The debt:GDP ratio is a ratio. The numerator is the debt, and the denominator is the GDP. So countries that experience a growth slowdown will tend to see high debt:GDP ratios whereas fast-growing countries will see their debt:GDP ratio tumble.
Kenneth Rogoff sees this differently:
In a series of academic papers with Carmen Reinhart – including, most recently, joint work with Vincent Reinhart (“Debt Overhangs: Past and Present”) – we find that very high debt levels of 90% of GDP are a long-term secular drag on economic growth that often lasts for two decades or more. The cumulative costs can be stunning. The average high-debt episodes since 1800 last 23 years and are associated with a growth rate more than one percentage point below the rate typical for periods of lower debt levels. That is, after a quarter-century of high debt, income can be 25% lower than it would have been at normal growth rates.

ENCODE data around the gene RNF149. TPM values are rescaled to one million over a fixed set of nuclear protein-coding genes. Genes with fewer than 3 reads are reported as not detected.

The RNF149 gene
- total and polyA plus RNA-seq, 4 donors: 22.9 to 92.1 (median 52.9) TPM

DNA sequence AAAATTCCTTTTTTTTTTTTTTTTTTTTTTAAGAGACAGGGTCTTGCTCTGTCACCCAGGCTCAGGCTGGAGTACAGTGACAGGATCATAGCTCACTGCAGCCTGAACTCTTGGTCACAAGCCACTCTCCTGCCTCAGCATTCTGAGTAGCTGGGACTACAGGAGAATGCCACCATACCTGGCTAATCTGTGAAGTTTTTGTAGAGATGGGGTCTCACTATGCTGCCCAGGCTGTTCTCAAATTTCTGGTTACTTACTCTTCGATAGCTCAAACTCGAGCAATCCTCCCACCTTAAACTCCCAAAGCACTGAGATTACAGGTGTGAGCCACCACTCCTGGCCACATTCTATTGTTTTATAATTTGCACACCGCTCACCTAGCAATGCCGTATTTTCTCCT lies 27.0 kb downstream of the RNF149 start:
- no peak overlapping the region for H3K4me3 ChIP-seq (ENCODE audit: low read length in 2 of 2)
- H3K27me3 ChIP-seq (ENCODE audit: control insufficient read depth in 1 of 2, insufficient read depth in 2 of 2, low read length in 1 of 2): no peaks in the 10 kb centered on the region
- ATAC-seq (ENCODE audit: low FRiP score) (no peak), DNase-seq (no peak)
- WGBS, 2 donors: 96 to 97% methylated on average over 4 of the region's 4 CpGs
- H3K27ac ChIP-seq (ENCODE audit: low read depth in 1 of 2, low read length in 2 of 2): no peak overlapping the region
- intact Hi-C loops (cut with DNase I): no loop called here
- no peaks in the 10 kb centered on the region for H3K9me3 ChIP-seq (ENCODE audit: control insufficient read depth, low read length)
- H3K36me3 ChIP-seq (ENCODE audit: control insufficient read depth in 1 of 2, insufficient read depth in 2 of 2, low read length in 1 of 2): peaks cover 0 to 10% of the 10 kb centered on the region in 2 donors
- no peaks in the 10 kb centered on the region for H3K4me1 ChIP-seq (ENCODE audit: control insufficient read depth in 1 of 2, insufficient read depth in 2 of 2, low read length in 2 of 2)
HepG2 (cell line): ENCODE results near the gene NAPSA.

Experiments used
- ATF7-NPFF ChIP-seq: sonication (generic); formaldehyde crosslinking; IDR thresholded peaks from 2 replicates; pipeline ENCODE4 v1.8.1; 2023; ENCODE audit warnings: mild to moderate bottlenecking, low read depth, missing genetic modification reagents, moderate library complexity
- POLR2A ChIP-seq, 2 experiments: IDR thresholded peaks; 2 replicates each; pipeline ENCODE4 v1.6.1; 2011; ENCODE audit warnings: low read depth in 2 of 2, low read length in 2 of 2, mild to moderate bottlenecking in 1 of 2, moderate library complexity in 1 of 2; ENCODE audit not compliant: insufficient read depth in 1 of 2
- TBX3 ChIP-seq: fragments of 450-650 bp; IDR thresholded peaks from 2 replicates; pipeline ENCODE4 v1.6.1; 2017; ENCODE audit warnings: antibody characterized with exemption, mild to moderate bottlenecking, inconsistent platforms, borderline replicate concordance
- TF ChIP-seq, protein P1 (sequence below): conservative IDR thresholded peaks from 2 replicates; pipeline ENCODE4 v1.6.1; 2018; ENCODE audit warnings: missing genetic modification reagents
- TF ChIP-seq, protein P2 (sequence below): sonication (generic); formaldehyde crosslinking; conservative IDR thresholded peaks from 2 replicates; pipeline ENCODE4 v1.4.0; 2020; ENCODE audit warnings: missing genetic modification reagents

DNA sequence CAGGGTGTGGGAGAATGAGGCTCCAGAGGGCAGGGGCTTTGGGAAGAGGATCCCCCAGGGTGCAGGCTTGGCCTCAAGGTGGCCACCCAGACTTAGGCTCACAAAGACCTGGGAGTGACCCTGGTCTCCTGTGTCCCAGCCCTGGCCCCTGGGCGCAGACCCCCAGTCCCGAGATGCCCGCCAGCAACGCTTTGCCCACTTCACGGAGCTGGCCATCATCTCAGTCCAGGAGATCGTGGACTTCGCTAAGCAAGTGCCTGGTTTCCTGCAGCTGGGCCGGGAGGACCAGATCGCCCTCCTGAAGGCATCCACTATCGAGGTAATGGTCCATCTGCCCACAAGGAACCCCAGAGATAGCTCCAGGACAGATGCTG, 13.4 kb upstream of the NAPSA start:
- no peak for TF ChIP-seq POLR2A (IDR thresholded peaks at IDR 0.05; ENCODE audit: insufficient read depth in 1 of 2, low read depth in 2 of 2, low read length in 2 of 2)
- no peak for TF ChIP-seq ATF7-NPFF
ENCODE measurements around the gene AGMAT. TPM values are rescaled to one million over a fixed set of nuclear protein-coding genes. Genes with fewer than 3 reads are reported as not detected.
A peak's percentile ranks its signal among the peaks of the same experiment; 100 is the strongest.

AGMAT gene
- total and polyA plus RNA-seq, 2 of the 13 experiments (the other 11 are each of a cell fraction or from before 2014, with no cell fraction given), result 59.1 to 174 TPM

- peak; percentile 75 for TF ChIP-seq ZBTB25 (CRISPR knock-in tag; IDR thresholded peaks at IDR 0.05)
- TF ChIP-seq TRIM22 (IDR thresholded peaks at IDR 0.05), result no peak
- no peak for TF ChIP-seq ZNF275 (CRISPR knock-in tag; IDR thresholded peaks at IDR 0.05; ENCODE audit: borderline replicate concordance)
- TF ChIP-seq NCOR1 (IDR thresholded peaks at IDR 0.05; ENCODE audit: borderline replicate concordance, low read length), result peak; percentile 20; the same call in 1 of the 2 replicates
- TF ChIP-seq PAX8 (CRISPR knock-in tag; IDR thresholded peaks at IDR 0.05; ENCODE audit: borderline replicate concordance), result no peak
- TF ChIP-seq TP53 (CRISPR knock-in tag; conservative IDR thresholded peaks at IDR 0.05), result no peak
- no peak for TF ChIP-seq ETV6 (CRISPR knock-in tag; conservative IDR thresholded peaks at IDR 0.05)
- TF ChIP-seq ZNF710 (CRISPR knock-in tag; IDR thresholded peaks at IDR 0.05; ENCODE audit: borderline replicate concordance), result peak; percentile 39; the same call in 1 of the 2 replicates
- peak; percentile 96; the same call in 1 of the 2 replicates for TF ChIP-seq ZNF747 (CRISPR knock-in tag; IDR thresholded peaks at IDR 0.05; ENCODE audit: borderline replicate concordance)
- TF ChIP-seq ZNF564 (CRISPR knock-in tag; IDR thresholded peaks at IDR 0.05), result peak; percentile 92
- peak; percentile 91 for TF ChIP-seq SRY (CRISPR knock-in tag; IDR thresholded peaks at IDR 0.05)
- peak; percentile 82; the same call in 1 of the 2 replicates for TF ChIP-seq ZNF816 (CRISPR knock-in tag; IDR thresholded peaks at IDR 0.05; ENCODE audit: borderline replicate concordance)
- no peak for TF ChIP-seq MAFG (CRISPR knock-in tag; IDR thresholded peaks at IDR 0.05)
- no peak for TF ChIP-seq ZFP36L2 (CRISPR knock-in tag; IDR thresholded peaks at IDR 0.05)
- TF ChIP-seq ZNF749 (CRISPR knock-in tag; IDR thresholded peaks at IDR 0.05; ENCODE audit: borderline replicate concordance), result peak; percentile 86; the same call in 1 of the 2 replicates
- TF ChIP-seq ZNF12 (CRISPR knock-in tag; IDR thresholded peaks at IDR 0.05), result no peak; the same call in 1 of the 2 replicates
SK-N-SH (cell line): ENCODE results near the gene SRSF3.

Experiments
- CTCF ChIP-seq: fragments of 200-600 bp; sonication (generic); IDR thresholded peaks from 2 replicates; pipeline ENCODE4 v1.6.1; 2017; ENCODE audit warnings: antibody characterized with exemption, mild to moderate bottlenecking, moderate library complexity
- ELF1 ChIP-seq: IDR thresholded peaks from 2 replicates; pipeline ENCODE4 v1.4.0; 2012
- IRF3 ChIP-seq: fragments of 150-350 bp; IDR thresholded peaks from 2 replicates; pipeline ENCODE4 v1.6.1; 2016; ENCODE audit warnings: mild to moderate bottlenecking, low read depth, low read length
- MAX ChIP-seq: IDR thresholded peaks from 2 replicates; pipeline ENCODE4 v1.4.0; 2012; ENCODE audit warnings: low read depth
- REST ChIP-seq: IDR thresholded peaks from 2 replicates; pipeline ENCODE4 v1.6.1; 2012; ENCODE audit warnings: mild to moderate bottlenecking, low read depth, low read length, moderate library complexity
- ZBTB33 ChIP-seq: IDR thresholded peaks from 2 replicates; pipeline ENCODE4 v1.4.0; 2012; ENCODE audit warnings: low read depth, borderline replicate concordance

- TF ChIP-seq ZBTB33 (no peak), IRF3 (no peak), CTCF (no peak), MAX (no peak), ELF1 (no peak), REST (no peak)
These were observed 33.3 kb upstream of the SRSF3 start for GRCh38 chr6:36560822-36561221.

But why does he see it his way? Inferences from statistical correlations to causal hypotheses are difficult to make. But my read of the meaning of the correlation has a clear mechanism. National governments go into debt frequently, and some indebted states suffer growth slowdowns that mechanically increase their debt:GDP ratio. By contrast through what mechanism do these high debt levels cause slow growth? Or think of it this way. Japan has the highest debt:GDP ratio in the world. A huge share of that debt is owed to Japanese households. If a new patriotic fad swept the country in which Japanese households tore up their bonds and relieved their government of its debt obligations, would Japanese GDP growth be supercharged? How? Why? It seems mysterious. By contrast it’s obvious that if Japanese growth were to be supercharged that Japan’s debt:GDP ratio would fall. How could it not?